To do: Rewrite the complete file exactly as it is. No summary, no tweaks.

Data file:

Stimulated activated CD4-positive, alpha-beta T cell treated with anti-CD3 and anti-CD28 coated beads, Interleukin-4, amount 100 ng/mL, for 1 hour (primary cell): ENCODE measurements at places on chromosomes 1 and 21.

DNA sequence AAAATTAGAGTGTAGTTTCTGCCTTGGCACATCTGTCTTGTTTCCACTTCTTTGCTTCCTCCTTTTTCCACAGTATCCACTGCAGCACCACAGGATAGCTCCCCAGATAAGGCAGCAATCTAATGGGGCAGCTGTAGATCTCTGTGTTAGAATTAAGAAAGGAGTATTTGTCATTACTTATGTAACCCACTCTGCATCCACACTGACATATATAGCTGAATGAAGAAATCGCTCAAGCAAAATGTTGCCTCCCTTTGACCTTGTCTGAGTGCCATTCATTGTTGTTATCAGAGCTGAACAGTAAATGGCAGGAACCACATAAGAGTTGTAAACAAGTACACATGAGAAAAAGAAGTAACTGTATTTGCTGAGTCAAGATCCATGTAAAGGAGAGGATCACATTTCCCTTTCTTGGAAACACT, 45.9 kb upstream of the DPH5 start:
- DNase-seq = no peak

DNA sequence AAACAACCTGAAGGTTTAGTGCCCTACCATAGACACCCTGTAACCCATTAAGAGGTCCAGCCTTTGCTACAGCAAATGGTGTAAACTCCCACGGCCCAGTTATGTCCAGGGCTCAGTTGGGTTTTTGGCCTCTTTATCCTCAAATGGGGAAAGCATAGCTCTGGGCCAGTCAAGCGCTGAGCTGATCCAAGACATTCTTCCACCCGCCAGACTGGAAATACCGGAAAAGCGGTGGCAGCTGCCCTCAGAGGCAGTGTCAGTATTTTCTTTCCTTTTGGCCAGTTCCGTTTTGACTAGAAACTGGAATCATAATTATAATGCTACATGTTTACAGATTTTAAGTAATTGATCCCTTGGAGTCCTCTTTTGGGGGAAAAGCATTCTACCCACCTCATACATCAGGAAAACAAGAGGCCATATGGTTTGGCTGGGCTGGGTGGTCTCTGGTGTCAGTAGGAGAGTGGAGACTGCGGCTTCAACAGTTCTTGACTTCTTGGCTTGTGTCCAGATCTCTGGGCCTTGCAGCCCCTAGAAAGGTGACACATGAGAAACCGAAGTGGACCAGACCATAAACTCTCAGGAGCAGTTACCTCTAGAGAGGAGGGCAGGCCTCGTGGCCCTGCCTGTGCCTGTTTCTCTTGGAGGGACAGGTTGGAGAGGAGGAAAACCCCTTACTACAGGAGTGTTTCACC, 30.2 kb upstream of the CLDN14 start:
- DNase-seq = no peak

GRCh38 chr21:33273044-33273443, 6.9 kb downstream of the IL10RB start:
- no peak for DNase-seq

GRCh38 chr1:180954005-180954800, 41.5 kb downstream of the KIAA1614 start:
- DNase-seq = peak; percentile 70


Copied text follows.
Stimulated activated CD4-positive, alpha-beta T cell treated with anti-CD3 and anti-CD28 coated beads, Interleukin-4, amount 100 ng/mL, for 1 hour (primary cell): ENCODE measurements at places on chromosomes 1 and 21.

DNA sequence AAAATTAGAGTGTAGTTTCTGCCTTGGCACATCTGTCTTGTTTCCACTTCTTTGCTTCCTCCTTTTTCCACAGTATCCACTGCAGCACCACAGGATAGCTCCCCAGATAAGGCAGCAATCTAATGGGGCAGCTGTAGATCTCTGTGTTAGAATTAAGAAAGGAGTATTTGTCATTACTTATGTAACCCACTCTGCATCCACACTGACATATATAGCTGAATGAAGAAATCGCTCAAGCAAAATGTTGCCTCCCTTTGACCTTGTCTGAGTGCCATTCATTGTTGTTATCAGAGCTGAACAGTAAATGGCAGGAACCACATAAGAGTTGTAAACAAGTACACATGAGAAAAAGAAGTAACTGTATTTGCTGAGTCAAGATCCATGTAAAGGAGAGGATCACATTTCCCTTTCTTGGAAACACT, 45.9 kb upstream of the DPH5 start:
- DNase-seq = no peak

DNA sequence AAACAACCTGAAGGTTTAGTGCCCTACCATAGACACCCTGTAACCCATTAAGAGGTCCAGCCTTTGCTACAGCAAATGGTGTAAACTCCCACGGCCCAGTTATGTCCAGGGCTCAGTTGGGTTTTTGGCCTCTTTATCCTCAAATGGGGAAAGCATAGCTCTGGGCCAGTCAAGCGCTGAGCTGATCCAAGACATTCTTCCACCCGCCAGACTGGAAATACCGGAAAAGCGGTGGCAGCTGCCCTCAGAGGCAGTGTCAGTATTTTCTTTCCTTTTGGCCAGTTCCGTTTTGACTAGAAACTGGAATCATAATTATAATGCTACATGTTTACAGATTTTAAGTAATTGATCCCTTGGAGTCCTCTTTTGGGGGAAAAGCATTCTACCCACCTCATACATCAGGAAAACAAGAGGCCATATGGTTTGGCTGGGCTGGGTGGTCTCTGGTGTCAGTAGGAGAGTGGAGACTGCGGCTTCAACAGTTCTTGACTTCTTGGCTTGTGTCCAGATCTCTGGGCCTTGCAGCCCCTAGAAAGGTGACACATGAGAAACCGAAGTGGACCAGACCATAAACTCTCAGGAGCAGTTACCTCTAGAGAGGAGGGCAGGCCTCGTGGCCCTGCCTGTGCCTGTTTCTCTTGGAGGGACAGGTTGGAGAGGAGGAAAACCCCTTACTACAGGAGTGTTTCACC, 30.2 kb upstream of the CLDN14 start:
- DNase-seq = no peak

GRCh38 chr21:33273044-33273443, 6.9 kb downstream of the IL10RB start:
- no peak for DNase-seq

GRCh38 chr1:180954005-180954800, 41.5 kb downstream of the KIAA1614 start:
- DNase-seq = peak; percentile 70